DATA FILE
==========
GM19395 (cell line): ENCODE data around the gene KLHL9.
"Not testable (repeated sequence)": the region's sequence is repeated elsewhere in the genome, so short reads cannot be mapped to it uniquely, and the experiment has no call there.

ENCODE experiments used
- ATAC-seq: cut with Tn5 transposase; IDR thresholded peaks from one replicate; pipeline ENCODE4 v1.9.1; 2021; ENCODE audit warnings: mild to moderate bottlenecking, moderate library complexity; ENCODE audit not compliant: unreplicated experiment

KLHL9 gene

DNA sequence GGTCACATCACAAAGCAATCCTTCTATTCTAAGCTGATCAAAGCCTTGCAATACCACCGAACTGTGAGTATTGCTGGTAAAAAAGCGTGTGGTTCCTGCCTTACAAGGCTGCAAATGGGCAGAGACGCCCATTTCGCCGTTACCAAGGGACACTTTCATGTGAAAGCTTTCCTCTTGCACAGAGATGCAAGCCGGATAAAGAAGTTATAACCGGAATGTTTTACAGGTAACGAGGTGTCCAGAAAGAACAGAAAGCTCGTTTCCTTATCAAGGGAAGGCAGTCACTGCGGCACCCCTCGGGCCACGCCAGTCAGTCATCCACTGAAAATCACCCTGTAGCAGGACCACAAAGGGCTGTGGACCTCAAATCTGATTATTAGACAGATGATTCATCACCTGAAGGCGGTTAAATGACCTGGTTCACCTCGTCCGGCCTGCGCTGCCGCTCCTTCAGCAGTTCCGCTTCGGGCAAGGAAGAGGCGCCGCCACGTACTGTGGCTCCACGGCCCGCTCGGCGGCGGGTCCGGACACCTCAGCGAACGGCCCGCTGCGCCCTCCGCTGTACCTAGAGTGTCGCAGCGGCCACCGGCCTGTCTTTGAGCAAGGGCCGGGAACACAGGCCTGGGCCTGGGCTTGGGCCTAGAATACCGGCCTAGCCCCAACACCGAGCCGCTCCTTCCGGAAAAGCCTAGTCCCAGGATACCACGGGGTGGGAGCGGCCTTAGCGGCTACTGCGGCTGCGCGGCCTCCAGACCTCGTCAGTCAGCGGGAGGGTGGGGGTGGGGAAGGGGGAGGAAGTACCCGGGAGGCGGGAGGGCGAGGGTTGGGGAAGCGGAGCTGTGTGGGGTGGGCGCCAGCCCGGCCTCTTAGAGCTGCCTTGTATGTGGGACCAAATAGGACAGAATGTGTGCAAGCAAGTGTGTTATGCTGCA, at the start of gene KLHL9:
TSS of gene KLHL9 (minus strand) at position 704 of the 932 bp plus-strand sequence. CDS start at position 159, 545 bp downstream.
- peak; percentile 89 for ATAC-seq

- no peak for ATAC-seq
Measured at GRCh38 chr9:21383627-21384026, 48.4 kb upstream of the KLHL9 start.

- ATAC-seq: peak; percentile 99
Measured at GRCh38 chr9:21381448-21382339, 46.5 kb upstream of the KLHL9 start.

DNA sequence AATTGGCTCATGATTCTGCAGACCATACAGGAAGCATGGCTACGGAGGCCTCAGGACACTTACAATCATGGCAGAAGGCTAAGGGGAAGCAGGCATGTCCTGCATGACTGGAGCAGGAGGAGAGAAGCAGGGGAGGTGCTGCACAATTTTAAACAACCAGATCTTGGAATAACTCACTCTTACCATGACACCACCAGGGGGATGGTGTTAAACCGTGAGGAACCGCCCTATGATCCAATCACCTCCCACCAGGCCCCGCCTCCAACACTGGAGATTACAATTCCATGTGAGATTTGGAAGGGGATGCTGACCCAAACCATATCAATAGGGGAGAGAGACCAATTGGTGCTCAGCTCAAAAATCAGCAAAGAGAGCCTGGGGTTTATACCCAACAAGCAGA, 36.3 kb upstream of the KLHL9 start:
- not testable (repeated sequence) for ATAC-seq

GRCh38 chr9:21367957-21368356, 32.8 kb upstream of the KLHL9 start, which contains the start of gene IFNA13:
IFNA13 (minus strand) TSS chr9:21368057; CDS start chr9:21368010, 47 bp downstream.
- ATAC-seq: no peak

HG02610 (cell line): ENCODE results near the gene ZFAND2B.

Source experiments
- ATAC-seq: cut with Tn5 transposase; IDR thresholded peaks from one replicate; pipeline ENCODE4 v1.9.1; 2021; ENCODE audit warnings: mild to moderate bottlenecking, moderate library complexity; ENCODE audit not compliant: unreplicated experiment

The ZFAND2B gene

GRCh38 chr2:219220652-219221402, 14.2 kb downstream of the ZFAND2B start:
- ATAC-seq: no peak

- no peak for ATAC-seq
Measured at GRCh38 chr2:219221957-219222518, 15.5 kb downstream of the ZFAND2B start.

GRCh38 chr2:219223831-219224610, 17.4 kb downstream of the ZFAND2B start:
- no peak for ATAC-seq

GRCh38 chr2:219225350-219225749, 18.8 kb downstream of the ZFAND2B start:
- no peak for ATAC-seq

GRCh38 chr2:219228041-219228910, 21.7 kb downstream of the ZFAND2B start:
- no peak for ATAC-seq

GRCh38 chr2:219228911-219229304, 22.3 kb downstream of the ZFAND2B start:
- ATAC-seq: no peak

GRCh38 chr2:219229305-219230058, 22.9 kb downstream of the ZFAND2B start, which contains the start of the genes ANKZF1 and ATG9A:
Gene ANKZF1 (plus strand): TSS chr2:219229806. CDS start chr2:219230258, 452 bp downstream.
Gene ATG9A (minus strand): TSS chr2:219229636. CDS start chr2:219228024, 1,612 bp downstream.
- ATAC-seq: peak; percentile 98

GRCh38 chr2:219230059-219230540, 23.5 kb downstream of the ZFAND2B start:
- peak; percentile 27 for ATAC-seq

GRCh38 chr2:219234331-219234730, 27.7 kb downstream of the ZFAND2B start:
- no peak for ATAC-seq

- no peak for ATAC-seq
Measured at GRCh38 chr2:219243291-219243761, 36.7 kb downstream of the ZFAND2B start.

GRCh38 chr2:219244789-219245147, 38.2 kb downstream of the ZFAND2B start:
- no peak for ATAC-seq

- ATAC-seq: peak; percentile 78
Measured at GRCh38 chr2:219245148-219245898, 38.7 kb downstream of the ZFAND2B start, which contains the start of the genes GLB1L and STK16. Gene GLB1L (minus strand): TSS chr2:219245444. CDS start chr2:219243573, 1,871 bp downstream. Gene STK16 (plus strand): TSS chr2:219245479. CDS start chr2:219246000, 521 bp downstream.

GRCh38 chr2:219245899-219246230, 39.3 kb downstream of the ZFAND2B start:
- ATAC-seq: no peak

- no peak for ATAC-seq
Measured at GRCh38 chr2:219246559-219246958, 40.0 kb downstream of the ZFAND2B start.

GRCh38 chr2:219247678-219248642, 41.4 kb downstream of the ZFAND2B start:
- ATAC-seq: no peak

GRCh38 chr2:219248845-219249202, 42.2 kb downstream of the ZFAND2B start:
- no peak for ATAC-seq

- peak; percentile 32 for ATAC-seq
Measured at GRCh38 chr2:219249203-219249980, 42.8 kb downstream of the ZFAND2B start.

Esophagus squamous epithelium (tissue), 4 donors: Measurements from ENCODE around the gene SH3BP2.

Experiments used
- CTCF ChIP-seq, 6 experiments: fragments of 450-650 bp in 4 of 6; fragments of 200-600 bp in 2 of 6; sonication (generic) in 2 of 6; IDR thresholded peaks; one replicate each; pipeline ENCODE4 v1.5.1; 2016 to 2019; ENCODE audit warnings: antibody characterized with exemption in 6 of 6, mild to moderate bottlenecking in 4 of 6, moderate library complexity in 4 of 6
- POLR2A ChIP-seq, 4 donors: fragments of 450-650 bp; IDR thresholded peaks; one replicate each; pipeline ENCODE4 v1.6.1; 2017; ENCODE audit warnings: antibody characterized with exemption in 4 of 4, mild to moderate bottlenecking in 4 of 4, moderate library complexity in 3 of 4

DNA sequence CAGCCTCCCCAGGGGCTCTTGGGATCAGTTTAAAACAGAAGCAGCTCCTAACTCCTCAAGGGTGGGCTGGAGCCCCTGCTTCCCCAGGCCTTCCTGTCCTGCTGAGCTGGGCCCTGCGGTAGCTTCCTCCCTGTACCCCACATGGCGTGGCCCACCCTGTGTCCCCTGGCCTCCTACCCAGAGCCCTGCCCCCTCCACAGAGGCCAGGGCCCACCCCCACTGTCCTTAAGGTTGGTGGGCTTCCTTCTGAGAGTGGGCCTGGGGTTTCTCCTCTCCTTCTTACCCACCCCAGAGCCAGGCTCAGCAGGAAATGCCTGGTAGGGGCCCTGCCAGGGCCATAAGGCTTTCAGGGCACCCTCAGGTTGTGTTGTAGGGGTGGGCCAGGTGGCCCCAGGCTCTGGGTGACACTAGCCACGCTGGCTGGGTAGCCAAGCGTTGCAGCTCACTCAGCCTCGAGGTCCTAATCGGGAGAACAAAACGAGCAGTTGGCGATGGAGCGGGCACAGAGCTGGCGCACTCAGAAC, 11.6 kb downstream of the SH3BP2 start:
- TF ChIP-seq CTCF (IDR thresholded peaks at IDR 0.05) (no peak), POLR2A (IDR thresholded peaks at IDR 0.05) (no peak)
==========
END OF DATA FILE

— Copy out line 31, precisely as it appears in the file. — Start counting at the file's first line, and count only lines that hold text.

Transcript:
- no peak for ATAC-seq